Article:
Jeevan Vasagar in Singapore
3rd Feb 2017
Swiss financial supervisor sanctions bank over lapses linked to Malaysian fund
Swiss authorities have accused Coutts, the private bank, of repeatedly ignoring internal warnings over its dealings with a businessman who has been linked to a plot to loot billions of dollars from 1MDB, the Malaysian state investment fund.
Numerous “high-risk” transactions were processed through a Coutts account opened by the Malaysian businessman in Zurich, including the use of $35m for visits to casinos and the purchase of luxury services such as chartering yachts, according to the Swiss inquiry.
Finma, the Swiss financial regulator, ordered Coutts to pay back profits of SFr6.5m, which were allegedly generated unlawfully. It is also considering enforcement proceedings against bank employees.
The Swiss action is the latest step in a global regulatory crackdown against banks involved in the 1MDB scandal.
Switzerland’s attorney-general’s office has previously said that up to $4.8bn was diverted from companies linked to 1MDB, a fund set up by Najib Razak, Malaysia’s prime minister. Mr Najib denies any wrongdoing.
In total, 1MDB-related assets to the value of $2.4bn were transferred through Coutts accounts in Switzerland, according to Finma.
The details of the unnamed businessman in the Finma statement match those of Jho Low, a Malaysian dealmaker who opened a Coutts account in Zurich in 2009. Mr Low, who has previously denied any wrongdoing, has been accused by authorities in the US of purchasing luxury properties, art and a $35.4m private jet as part of a conspiracy to launder money stolen from 1MDB.
About $700m was transferred to the unnamed businessman’s account from 1MDB in the autumn of 2009, according to the Swiss regulator.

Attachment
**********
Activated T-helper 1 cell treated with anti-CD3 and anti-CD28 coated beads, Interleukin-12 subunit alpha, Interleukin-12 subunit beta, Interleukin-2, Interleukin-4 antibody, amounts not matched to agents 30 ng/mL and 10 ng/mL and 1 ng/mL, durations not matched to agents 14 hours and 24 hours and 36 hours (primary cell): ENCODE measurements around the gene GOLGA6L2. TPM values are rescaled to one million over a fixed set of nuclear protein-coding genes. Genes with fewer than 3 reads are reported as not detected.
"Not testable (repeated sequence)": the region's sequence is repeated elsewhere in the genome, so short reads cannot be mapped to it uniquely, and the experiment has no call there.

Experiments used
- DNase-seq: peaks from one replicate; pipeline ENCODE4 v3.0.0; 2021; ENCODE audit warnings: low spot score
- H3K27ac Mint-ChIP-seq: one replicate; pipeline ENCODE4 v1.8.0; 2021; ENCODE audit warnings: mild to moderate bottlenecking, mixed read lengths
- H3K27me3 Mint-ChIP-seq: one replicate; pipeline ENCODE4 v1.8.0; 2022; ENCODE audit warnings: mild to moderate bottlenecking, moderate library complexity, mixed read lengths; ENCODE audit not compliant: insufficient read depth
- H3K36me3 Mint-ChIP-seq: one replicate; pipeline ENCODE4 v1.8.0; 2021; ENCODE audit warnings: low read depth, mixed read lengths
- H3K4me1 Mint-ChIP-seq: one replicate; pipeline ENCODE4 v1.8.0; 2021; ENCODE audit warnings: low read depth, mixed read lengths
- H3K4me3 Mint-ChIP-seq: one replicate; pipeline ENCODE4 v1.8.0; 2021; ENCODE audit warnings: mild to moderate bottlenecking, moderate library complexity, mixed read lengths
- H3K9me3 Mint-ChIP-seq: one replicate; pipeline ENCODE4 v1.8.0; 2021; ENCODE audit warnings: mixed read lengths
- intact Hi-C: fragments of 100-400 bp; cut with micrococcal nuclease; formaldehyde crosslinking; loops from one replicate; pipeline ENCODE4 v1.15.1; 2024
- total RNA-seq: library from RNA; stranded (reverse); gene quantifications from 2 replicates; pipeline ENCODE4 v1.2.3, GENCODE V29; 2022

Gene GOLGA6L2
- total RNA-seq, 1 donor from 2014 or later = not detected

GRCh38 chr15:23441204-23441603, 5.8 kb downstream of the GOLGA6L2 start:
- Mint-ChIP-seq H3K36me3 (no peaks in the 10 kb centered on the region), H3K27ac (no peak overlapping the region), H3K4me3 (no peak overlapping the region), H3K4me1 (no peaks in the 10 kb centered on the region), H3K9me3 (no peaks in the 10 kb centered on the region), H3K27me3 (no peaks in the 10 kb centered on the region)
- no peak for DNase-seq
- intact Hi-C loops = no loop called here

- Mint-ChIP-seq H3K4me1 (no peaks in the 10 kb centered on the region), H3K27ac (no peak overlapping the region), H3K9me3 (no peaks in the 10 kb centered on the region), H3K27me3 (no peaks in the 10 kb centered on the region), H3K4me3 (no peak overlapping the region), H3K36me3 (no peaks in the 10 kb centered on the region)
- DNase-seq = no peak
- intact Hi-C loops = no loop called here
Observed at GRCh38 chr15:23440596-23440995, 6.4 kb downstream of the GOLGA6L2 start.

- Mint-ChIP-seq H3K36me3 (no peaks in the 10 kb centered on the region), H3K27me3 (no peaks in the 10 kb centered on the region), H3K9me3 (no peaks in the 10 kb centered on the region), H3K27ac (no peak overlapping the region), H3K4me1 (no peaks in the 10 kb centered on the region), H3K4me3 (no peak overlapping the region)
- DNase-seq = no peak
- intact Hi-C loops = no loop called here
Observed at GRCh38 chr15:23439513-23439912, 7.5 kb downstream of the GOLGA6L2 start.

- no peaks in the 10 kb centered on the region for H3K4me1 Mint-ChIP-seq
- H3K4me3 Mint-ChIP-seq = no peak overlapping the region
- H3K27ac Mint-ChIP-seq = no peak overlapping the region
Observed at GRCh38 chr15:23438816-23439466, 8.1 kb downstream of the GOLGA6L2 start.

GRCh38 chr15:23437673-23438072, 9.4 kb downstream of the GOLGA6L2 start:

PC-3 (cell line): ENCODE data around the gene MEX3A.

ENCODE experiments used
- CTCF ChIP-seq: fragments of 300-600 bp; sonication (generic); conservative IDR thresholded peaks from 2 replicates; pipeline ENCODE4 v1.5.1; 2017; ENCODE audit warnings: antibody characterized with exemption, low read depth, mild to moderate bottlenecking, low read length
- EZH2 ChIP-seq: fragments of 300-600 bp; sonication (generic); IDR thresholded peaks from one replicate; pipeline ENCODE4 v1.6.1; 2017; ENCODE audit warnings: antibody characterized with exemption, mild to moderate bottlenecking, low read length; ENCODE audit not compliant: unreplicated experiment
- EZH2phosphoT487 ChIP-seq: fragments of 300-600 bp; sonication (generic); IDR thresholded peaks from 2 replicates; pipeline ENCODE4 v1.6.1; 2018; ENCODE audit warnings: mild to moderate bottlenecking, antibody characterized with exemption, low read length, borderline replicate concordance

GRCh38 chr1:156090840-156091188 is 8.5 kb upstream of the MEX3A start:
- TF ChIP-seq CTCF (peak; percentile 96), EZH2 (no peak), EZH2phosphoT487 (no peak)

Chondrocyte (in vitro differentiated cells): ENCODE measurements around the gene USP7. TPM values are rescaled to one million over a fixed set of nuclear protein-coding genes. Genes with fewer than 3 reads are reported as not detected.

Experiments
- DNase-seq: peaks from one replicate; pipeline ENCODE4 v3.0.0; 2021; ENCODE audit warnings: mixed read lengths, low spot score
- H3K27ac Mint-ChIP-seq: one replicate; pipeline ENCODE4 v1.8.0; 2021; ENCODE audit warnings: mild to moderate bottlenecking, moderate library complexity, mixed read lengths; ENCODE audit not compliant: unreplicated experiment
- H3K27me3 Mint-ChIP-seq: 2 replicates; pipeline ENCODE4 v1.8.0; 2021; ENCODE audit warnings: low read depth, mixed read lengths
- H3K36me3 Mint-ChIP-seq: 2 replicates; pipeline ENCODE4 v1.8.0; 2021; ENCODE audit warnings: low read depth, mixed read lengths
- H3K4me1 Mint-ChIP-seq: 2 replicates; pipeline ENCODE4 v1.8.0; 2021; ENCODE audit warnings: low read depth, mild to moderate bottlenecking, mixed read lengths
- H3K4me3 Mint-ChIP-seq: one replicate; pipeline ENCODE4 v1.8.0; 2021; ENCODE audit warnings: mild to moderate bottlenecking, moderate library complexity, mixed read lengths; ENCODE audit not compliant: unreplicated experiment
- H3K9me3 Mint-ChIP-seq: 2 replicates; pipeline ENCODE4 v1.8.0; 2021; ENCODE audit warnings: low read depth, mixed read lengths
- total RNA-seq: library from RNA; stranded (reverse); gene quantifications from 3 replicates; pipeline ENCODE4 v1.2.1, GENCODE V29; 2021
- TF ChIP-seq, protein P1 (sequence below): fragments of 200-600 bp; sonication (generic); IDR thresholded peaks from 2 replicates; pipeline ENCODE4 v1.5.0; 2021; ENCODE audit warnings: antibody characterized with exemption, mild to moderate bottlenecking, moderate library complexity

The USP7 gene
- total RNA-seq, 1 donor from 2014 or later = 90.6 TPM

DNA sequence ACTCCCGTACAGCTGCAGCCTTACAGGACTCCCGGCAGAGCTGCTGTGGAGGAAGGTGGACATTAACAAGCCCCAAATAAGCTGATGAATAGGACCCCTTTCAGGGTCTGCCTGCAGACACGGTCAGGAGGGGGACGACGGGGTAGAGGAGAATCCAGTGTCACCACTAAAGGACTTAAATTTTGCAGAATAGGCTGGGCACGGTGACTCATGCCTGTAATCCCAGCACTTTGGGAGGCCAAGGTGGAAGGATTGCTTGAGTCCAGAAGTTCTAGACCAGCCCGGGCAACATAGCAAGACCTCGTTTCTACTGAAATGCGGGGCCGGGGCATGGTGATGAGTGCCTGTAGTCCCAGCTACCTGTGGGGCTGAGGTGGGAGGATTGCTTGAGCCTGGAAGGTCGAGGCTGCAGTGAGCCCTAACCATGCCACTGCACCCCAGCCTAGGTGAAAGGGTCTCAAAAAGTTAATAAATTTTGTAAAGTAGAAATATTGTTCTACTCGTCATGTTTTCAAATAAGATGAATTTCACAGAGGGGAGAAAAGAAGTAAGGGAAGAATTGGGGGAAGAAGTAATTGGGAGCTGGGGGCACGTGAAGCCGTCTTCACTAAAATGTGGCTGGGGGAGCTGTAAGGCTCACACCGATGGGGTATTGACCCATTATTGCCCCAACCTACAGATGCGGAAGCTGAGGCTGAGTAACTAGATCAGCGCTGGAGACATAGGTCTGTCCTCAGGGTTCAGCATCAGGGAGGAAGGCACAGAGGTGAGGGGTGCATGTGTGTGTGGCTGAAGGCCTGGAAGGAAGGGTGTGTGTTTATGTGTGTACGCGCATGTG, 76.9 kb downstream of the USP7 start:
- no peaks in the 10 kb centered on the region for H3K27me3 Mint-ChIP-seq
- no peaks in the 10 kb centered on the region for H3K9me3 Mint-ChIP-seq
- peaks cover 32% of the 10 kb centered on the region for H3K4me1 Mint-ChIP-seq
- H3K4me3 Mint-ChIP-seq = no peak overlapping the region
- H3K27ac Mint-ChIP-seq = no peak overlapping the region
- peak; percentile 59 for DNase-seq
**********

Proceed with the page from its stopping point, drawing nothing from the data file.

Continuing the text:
US investigators have previously alleged that Mr Low ordered the transfer of $700m of Malaysian public money to a Coutts account in Zurich that year.
Finma said that the reasons given for the transaction were “inconsistent” and some information was changed retrospectively, while the supporting documents contained “obvious mistakes”.
A member of the bank’s compliance unit raised concerns while legal services spoke of the risk of a “total fabrication”.
Subsequently, several high-risk transactions with a total value of $1.7bn were processed through the account, Finma said.
The bank failed to clarify the circumstances surrounding some unusually large and high-risk transactions, the regulator said.
“In addition, it did not follow up on relevant internal information and, despite the existence of substantive evidence, failed to report any suspicions to the Swiss authorities until the spring of 2015,” Finma said in a statement.
In December, Singapore’s regulator fined Coutts S$2.4m for breaches of anti-money-laundering regulations and failing to meet due diligence requirements for politically exposed persons.
Royal Bank of Scotland, which is in the process of winding down its Coutts international wealth management business after selling the majority of its assets, said in a statement: “We regret any historic failings in our AML processes. Coutts has progressively and substantially strengthened its AML policies and controls.”
RBS is keeping the UK part of the bank, which includes Queen Elizabeth II among its clients.
Last month Mr Low and his family achieved a legal victory in New Zealand, winning control of several trusts set up for their benefit and paving the way for the family to contest a US effort to seize more than $1bn in allegedly 1MDB-related assets worldwide.
Mr Low could not be reached for comment on Thursday.